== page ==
When crime committed different from that intended

The penalty to be imposed upon the principals when the crime committed is different from that intended is under Article 49 of the Revised Penal Code, which reads:
Art. 49. Penalty to be imposed upon the principals when the crime committed is different from that intended. - In cases in which the felony committed is different from that which the offender intended to commit, the following rules shall be observed.

1. If the penalty prescribed for the felony committed be higher than that corresponding to the offense which the accused intended to commit, the penalty corresponding to the latter shall be imposed in its maximum period.

2. If the penalty prescribed for the felony committed be lower than that corresponding to the one which the accused intended to commit, the penalty for the former shall be imposed in its maximum period.

3. The rule established by the next preceding paragraph shall not be applicable if the acts committed by the guilty person shall also constitute an attempt or frustration of another crime, if the law prescribes a higher penalty for either of the latter offenses, in which case the penalty provided for the attempt or the frustrated crime shall be imposed in the maximum period.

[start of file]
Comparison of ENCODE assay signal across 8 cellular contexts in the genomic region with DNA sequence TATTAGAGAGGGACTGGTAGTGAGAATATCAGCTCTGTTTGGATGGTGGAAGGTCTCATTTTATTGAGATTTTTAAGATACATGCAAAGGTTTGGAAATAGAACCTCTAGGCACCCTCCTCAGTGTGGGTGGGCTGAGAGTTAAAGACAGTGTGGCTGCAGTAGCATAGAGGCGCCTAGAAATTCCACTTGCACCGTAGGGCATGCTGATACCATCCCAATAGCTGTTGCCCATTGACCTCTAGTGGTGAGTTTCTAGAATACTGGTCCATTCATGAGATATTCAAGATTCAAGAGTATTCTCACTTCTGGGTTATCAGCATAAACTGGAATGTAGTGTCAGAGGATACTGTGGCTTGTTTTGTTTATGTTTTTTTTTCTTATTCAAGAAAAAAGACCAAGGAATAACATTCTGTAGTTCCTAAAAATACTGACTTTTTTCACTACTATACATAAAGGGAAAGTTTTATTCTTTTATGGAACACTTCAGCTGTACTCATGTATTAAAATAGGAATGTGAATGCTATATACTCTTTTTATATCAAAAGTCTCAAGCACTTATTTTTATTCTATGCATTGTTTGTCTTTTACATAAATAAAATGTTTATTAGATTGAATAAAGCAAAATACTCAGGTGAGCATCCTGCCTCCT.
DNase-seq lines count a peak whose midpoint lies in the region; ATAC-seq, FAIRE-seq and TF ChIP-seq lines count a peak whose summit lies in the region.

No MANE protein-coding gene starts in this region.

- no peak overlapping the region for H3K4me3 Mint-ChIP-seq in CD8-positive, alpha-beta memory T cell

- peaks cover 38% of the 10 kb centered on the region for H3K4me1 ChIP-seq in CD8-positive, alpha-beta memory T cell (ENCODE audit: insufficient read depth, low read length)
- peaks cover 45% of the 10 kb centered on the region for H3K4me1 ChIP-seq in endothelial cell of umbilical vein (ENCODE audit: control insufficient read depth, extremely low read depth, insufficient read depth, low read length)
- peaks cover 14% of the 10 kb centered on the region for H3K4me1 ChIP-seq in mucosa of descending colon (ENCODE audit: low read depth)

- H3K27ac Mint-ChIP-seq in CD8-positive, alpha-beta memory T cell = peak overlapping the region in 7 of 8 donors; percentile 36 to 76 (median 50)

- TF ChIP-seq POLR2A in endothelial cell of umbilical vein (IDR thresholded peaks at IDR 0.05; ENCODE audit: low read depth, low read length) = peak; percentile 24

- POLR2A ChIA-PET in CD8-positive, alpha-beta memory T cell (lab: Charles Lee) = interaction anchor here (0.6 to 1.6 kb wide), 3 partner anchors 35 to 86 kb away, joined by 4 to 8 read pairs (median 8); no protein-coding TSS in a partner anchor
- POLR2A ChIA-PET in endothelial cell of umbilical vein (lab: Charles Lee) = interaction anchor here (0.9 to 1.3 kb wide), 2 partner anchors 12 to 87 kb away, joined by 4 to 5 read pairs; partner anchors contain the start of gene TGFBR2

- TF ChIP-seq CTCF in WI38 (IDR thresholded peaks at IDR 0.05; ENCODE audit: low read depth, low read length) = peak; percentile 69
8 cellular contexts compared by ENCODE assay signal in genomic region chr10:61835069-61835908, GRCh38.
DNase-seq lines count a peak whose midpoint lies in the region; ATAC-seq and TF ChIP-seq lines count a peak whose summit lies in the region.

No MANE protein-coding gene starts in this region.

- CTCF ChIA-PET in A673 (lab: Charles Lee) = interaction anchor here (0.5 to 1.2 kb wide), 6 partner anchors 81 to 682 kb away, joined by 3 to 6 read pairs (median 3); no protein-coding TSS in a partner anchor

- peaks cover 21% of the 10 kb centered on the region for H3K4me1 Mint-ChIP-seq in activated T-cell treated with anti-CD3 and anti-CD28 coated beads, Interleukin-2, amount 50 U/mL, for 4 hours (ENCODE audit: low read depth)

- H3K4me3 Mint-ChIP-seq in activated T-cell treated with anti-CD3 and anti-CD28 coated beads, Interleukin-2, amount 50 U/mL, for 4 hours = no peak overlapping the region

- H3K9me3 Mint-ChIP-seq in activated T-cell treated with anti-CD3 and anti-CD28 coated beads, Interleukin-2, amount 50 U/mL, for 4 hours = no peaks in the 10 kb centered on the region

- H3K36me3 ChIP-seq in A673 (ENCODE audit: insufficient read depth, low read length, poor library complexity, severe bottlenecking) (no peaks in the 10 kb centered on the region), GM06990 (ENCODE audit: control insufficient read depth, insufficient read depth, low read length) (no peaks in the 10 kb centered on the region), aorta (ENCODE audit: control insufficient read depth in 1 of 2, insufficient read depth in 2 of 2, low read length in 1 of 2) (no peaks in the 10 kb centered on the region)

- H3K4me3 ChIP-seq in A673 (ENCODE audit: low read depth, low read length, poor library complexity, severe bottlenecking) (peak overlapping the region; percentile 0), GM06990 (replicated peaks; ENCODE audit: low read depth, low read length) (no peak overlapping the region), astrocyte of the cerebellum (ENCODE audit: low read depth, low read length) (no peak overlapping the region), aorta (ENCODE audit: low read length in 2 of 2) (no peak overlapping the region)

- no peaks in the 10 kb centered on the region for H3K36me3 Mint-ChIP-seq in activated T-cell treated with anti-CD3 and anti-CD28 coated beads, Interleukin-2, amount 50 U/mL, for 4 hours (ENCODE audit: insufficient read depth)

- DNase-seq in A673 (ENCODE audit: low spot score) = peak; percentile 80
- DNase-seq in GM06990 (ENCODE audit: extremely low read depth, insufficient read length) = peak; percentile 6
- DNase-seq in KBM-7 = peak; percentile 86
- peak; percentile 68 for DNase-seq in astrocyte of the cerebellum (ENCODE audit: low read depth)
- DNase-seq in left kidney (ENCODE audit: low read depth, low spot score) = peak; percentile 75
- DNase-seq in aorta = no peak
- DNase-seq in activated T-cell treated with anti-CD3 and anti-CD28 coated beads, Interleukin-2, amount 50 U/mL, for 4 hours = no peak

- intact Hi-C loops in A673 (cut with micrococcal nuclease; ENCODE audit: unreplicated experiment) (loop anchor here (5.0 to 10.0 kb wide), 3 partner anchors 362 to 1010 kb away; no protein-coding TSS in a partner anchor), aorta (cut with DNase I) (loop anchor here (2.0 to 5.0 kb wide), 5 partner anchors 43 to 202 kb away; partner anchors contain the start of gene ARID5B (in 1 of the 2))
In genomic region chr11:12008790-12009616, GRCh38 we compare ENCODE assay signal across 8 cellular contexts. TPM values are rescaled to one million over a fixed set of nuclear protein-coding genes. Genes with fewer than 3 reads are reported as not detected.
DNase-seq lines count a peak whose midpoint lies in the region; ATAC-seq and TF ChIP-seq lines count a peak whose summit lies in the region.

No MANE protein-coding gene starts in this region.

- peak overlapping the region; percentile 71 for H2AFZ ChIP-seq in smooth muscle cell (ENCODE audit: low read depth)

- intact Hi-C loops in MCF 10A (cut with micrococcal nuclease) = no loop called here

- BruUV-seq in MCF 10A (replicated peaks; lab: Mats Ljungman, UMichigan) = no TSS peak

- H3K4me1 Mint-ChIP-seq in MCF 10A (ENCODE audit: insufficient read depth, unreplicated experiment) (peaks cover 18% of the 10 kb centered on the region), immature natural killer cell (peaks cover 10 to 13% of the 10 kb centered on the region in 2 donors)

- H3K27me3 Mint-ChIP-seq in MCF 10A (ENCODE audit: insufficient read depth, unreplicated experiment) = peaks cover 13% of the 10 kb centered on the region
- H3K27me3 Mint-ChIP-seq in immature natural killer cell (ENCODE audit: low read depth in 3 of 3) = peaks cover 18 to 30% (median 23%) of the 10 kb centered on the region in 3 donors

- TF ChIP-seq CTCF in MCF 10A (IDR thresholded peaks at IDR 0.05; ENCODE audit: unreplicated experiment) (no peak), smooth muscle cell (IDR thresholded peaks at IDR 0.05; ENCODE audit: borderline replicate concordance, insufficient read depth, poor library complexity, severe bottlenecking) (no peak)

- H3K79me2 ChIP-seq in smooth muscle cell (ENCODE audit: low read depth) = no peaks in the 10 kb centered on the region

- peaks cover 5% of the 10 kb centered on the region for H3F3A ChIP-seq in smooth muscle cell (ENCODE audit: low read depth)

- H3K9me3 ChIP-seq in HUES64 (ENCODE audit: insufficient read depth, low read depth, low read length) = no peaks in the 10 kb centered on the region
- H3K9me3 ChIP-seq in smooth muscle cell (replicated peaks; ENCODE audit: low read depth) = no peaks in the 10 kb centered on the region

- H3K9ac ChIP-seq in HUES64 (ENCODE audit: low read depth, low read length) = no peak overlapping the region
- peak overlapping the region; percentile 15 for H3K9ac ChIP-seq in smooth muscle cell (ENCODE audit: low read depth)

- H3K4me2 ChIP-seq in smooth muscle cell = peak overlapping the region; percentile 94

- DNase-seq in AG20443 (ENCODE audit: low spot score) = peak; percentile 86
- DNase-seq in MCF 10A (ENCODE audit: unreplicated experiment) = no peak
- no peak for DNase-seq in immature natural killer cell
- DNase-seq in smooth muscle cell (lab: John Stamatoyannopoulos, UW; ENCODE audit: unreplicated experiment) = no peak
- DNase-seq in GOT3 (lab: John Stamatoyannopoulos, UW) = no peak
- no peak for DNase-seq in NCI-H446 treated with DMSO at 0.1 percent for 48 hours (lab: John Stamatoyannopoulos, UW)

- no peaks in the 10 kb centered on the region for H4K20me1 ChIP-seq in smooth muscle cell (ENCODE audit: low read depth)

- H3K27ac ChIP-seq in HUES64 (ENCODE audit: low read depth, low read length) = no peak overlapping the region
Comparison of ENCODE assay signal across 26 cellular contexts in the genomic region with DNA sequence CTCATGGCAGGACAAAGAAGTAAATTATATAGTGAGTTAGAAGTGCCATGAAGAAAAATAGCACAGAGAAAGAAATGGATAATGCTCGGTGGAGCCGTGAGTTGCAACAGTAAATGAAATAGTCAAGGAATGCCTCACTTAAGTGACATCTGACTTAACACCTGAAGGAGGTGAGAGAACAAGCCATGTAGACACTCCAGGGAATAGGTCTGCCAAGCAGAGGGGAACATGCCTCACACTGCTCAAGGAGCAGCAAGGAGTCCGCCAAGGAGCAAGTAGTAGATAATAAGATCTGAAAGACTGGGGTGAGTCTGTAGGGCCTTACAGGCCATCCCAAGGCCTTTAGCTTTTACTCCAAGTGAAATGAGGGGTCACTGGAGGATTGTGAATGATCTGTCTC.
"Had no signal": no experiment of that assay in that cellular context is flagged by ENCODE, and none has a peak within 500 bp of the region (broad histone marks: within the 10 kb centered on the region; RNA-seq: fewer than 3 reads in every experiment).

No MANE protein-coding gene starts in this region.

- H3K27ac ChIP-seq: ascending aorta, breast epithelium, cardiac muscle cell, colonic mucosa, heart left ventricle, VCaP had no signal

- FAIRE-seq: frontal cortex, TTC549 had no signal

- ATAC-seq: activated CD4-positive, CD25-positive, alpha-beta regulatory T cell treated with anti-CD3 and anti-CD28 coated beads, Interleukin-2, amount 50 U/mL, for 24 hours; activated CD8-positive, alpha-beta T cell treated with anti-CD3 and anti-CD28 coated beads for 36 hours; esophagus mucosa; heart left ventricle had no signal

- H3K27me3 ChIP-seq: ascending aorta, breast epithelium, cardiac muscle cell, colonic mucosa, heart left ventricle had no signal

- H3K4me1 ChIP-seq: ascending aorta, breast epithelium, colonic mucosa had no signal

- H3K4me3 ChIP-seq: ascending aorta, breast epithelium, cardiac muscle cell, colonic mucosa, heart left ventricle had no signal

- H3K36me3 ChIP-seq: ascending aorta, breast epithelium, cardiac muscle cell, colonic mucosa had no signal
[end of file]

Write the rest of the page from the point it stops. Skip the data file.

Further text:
Jurisprudence instructs that such provision should only apply where the crime committed is different from that intended and where the felony committed befalls a different person (error in personae); and not to cases where more serious consequences not intended by the offender result from his felonious act (praeter intentionem) (People v. Tomotorgo, 220 Phil. 617, 623 [1985]). It is well-settled that if the victim dies because of a deliberate act of the malefactors, intent to kill is conclusively presumed (Yapyuco v. Sandiganbayan, G.R. Nos. 120744-46, 122677, and 122676, June 25, 2012, 674 SCRA 420, 461, citing People v. Delim, 444 Phil. 430, 450 [2003]). In such case, even if there is no intent to kill, the crime is Homicide because with respect to crimes of personal violence, the penal law looks particularly to the material results following the unlawful act and holds the aggressor responsible for all the consequences thereof.

Popular Posts